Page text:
This paper has been presented as an “Oral Abstract” at the following conferences: (1) Clerkship Directors of Internal Medicine, Washington, DC, October 18, 2002; and (2) Association of American Medical Colleges/Research in Medical Education, San Francisco, Calif., November 13, 2002.
The Disavowed Curriculum
Understanding Students’ Reasoning in Professionally Challenging Situations
Article first published online: 24 DEC 2003
Journal of General Internal Medicine
Volume 18, Issue 12, pages 1015–1022, December 2003
How to Cite
Ginsburg, S., Regehr, G. and Lingard, L. (2003), The Disavowed Curriculum. Journal of General Internal Medicine, 18: 1015–1022. doi: 10.1111/j.1525-1497.2003.21247.x
- Issue published online: 24 DEC 2003
- Article first published online: 24 DEC 2003
- undergraduate education;
- medical education;
CONTEXT: Understanding students’ perceptions of and responses to lapses in professionalism is important to shaping students’ professional development.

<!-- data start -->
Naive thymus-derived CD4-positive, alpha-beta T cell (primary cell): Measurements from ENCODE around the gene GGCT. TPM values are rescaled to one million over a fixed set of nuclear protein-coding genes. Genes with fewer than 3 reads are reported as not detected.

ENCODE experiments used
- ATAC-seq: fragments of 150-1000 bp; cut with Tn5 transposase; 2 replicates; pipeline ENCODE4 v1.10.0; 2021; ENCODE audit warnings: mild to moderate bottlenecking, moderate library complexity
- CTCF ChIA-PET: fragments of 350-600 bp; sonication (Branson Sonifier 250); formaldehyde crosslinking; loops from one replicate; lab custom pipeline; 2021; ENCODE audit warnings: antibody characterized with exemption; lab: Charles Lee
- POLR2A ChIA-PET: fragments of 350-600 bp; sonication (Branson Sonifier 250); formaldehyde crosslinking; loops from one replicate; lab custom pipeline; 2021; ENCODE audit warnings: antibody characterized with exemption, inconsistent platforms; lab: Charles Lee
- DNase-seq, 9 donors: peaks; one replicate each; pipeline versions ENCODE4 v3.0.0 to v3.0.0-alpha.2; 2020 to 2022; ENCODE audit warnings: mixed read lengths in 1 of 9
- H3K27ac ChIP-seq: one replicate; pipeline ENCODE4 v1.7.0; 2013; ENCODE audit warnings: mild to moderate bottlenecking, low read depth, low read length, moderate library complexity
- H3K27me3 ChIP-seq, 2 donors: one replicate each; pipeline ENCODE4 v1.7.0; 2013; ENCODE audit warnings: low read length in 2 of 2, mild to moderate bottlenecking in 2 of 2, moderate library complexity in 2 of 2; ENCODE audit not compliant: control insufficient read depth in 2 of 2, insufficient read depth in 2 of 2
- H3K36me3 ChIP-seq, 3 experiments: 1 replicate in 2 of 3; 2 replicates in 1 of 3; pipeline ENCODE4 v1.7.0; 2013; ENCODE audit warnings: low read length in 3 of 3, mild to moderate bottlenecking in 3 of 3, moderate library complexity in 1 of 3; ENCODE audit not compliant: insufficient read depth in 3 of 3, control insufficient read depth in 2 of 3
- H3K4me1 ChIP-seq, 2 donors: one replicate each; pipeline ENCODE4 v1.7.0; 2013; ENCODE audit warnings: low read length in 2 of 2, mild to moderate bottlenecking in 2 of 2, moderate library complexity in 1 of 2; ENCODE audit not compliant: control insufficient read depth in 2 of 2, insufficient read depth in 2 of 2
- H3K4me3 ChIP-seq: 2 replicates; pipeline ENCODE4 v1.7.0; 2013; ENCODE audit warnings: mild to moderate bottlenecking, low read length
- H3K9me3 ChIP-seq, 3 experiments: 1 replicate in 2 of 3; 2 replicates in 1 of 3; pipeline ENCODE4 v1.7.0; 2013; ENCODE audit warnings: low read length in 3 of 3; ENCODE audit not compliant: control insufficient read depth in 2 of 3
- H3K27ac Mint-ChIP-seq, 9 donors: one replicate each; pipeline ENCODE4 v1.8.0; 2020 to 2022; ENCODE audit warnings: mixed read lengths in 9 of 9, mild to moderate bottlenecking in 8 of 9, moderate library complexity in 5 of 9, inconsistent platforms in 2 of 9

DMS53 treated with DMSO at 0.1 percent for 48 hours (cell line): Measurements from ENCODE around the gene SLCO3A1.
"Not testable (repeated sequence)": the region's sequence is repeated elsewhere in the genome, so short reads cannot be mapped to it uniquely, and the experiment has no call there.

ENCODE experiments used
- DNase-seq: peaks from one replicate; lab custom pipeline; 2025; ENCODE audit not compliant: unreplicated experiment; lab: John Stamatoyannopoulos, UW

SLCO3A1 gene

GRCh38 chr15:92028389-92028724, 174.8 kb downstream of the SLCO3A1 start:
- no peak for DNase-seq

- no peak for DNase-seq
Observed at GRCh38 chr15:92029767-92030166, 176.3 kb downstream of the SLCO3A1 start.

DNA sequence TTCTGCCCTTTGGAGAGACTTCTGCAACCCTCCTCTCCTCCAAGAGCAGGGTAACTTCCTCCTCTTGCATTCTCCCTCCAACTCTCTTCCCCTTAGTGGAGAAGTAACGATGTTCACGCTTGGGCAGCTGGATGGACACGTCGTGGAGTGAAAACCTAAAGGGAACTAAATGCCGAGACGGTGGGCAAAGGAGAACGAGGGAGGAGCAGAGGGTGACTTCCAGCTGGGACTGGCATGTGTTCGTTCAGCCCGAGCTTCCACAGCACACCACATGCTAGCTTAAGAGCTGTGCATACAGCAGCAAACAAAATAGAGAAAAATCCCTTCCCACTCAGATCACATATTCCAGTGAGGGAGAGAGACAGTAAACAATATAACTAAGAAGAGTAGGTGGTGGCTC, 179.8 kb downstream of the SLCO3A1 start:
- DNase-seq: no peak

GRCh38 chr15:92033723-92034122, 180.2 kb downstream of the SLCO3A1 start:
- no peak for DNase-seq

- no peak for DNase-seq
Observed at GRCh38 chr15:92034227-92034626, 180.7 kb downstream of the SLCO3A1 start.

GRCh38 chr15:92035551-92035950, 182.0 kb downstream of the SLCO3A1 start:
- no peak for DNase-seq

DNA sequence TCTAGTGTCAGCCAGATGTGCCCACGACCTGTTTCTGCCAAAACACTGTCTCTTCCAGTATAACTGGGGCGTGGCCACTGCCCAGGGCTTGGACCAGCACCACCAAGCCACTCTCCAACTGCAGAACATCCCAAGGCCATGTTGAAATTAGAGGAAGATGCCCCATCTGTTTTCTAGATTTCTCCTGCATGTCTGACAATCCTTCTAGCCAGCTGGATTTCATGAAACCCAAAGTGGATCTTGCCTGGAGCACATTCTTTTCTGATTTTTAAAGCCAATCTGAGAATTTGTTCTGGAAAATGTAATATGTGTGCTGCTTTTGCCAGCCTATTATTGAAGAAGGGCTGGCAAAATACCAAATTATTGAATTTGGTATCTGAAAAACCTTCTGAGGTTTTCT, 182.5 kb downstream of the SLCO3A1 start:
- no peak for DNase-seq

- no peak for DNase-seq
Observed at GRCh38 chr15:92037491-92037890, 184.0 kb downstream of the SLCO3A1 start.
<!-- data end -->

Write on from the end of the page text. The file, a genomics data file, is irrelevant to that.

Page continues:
OBJECTIVE: Utilize realistic, standardized professional dilemmas to obtain insight into students’ reasoning and motivations in “real time.”
DESIGN: Qualitative study using 5 videotaped scenarios (each depicting a student placed in a situation which requires action in response to a professional dilemma) and individual interviews, in which students were questioned about what they would do next and why.
SETTING: University of Toronto.
PARTICIPANTS: Eighteen fourth-year medical students; participation voluntary and anonymous.
MAIN OUTCOME MEASURE: A model to explain students’ reasoning in the face of professional dilemmas.
RESULTS: Grounded theory analysis of interview transcripts revealed that students were motivated to consider specific actions by referencing a Principle (an abstract or idealized concept), an Affect (a feeling or emotion), or an Implication (a potential consequence of suggested actions). Principles were classified as “avowed” as ideals of our profession (e.g., honesty or disclosure), or “unavowed” (unacknowledged or undeclared, e.g., obedience or allegiance). Implications could also be avowed (e.g., concerning patients) or unavowed (e.g., concerning others); but students were predominantly motivated by considering “disavowed” implications: those pertaining to themselves (e.g., concern for grades, evaluations, or reputation), which are actively denied by the profession and discouraged as being inconsistent with altruism.
CONCLUSIONS: This “disavowed curriculum” has implications for education, feedback, and evaluation. Instead of denying their existence, we should teach students how to negotiate and balance these unavowed and disavowed implications and principles, in order to help them develop their own professional stance.